Armenian Election: "Stakes Could Not be Higher"
|Publisher||Institute for War and Peace Reporting|
|Publication Date||27 April 2012|
|Citation / Document Symbol||CRS Issue 639|
|Cite as||Institute for War and Peace Reporting, Armenian Election: "Stakes Could Not be Higher", 27 April 2012, CRS Issue 639, available at: http://www.refworld.org/docid/4fa1152c2.html [accessed 24 July 2014]|
|Disclaimer||This is not a UNHCR publication. UNHCR is not responsible for, nor does it necessarily endorse, its content. Any views expressed are solely those of the author or publisher and do not necessarily reflect those of UNHCR, the United Nations or its Member States.|
As Armenians prepare to go to the polls on May 6 to elect a new parliament, the stakes could hardly be higher. This election is one of the biggest challenges the current government has faced, for two main reasons.
First, the public as a whole has become noticeably less apathetic, and expects this election to be run significantly better than previous ones. This does not necessarily mean people believe the government's pledge of a free and fair vote, but it is clear that most want to hold officials to that promise.
This election is also subject to a higher degree of international scrutiny than before, as it is seen as test of the credibility of President Serzh Sargsyan's administration, in terms both of his stated commitment to democracy, and of his sincerity about delivering on pledges he has made.
Another factor that makes this ballot particularly important is that it is the first election since the February 2008 presidential contest, which resulted in clashes between police and opposition supporters that left at least ten people dead and many more injured.
So the forthcoming election offers an important opportunity for the authorities to overcome the legacy of mistrust and of perceived lack of legitimacy that has hung over Sargsyan's administration ever since the crisis.
Unfortunately, however, neither the recent local elections nor the statements coming from officials indicate that the government realises how important this poll is. There are in fact few grounds for confidence that the vote will meet people's expectations.
Nonetheless, the election reflects a major shift in Armenian politics. Specifically, the traditional political model, defined by a conflict between government and opposition, has changed, and the main dynamic is the serious and deepening rivalry within the ruling coalition. This unprecedented rift has even led to violence in the run-up to the election.
The confrontation pits the ruling Republican Party, the country's largest political party led by President Sargsyan, against its erstwhile allies from Prosperous Armenia, a junior partner in the governing coalition. Prosperous Armenia is led by businessman Gagik Tsarukyan, a supporter and close associate of former President Robert Kocharyan.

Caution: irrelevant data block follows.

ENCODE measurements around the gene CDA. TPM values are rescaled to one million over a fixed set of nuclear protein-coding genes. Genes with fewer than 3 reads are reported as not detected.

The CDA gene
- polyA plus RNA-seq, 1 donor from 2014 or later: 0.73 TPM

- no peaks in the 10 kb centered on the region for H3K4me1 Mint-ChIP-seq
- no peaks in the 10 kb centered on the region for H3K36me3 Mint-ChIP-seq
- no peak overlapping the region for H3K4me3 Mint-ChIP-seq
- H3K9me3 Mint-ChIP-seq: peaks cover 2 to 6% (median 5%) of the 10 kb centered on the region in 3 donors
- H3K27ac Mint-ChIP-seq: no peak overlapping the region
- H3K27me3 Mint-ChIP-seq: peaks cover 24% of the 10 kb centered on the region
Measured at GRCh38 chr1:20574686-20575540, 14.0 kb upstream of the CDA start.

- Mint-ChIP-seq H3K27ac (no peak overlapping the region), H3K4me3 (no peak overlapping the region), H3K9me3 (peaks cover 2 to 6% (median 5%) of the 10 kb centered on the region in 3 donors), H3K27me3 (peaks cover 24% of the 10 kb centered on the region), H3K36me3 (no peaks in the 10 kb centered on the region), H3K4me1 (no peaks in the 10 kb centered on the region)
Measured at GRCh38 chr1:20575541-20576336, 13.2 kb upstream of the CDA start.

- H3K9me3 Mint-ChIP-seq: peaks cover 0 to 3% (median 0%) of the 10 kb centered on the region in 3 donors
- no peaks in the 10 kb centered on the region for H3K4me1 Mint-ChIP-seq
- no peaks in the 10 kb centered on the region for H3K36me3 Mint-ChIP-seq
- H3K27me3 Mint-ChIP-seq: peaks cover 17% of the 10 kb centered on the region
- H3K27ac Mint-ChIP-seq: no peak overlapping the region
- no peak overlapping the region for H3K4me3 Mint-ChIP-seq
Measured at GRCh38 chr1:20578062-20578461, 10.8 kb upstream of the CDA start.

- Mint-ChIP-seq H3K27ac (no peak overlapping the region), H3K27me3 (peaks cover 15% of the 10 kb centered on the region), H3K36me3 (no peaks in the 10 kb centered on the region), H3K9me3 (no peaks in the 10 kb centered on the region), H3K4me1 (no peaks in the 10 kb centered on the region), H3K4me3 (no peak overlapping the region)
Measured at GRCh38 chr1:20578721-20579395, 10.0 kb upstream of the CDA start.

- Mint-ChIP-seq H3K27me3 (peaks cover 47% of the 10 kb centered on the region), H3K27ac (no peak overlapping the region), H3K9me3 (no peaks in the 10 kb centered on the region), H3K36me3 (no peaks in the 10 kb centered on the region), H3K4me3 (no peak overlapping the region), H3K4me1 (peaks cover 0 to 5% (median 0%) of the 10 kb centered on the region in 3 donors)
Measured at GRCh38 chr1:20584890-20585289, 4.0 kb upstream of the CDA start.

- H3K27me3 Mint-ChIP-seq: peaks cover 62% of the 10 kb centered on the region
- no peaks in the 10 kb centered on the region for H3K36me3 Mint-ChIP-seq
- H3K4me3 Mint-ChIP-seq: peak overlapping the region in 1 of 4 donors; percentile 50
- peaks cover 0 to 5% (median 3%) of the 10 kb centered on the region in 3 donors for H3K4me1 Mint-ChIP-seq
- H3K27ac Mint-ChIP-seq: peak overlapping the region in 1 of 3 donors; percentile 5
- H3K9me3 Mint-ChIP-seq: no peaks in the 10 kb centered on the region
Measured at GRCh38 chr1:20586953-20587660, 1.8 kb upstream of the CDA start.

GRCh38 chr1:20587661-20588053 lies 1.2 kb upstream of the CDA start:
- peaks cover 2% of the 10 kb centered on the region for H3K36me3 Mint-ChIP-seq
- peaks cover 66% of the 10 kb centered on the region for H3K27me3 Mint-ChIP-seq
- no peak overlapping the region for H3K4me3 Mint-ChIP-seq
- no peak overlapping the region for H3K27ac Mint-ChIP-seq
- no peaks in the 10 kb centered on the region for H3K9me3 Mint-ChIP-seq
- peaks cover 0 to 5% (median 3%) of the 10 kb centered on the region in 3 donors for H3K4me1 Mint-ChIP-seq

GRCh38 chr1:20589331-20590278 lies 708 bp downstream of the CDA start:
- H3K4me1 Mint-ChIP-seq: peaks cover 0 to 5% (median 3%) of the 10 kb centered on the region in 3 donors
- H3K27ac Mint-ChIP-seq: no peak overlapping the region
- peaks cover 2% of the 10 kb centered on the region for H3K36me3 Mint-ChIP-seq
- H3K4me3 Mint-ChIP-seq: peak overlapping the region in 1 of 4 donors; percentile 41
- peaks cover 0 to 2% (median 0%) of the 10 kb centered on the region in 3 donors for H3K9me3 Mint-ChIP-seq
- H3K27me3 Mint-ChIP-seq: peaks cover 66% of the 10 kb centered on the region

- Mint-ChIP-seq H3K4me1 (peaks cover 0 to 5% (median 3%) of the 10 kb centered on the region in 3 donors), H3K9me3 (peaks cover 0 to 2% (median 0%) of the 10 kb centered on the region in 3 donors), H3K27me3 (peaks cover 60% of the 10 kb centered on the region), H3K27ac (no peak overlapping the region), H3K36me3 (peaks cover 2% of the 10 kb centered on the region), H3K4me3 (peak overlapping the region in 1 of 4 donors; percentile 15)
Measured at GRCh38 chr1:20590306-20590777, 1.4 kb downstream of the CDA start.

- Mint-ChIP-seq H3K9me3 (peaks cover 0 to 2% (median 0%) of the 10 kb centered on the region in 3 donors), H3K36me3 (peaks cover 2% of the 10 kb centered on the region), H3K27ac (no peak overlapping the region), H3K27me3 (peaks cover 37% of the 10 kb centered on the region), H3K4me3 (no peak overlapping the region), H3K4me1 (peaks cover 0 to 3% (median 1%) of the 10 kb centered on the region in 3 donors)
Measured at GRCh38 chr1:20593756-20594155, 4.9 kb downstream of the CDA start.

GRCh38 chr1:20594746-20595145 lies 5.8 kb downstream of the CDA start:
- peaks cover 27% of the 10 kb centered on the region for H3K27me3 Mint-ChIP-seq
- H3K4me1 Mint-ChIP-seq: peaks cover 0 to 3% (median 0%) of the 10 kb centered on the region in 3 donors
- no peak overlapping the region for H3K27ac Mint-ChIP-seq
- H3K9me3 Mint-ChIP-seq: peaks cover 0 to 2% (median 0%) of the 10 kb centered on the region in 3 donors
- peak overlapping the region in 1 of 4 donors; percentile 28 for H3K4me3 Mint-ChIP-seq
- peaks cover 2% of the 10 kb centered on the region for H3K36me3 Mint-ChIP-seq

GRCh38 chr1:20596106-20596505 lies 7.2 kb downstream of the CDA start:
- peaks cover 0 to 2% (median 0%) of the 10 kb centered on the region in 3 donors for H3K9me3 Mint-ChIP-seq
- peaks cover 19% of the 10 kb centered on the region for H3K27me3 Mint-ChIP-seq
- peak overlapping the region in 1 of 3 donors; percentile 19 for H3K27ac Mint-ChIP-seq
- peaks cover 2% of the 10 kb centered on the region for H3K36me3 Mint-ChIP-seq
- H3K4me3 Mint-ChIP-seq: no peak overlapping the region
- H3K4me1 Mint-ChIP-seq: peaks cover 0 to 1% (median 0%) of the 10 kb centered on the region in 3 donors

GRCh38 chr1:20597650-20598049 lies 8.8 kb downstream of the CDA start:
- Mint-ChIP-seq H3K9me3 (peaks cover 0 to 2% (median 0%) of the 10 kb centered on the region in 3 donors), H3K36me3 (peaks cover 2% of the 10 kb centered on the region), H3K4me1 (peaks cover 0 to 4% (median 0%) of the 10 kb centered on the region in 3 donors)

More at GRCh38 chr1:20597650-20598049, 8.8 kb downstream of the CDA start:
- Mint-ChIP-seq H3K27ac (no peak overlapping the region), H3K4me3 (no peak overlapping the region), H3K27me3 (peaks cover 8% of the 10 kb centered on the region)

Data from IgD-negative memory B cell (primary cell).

As the Republican Party attempts to weaken Prosperous Armenia during campaigning, the conflict is escalating. The Republicans may still hold the initiative and enjoy the incumbent's advantage of having "administrative resources" at its disposal, but they are made vulnerable by their over-confidence, exacerbated by a tendency to underestimate their opponents.
Prosperous Armenia has yet to fight back or counter these moves. That suggests that either its leadership has not yet decided on an effective strategy for doing so, or that it is simply unable to respond.
The ruling elite will be further endangered if it ignores popular demands for lasting change and real reforms.
If this election is not run better than previous flawed ballots, there will be a price to pay. The potential consequences are not restricted to international pressure and censure – there will be a reaction from within Armenian society, which is displaying a more dynamic level of civic activism on matters ranging from the environment to broader issues of social inequality. Society has changed, and people are no longer content to witness yet another round of flawed, fixed elections.
This simmering sense of frustration and discontent is rooted in more than the denial of a real choice or voice in political life; it also stems from years of widening wealth disparities and a pronounced lack of economic opportunity for the average Armenian.
This undercurrent of discontent is increasing, especially as the government can no longer claim to be presiding over the kind of economic growth that it used in the past to justify shortcomings in reform and democratisation. The true face of Armenia's economy has been exposed – years of double-digit growth have resulted only in glaringly obvious socioeconomic inequalities.
As well as creating divisions along social and economic lines, the wealth and income disparities are geographic, as well. Economic activity and opportunity are over-concentrated in the capital Yeravan and other urban centres, creating an urban-rural divide and significant regional imbalances. This is underlined by the wide variance in the quality and accessibility of essential public services like health, education and welfare.
Within this broader context, the more fundamental challenge to stability in Armenia is the need for economic change and reform. But unless this election is a great improvement on its predecessors, the government that emerges from it will lack both a firm mandate to lead and the political will to address these economic problems.
To achieve lasting stability and genuine legitimacy, this election must be an opportunity for politicians to learn to govern and not simply rule. If they miss that opportunity, what is now a crisis of confidence could slide into a dangerously explosive situation.